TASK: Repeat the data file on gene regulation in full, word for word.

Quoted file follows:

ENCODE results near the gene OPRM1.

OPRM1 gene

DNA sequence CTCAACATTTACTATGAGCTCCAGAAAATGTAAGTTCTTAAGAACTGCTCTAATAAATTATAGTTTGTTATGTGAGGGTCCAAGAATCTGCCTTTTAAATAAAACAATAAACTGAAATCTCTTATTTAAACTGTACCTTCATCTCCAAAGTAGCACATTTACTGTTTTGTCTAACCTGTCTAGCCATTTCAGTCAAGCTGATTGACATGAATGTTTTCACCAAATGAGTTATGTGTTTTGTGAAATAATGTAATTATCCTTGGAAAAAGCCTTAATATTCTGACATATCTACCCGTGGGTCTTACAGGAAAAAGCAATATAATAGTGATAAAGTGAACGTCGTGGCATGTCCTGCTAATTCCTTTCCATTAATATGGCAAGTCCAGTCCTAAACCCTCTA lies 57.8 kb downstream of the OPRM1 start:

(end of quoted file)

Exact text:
ENCODE results near the gene OPRM1.

OPRM1 gene

DNA sequence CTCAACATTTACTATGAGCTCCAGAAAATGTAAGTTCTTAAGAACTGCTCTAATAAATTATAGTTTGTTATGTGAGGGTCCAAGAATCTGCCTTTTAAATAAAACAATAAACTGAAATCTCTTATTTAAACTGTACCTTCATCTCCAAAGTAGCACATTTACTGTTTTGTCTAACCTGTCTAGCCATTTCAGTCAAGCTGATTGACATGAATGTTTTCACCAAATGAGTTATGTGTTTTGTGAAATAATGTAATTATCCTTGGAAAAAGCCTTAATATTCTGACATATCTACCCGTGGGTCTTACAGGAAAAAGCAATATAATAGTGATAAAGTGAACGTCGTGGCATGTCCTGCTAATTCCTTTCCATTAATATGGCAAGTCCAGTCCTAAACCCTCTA lies 57.8 kb downstream of the OPRM1 start: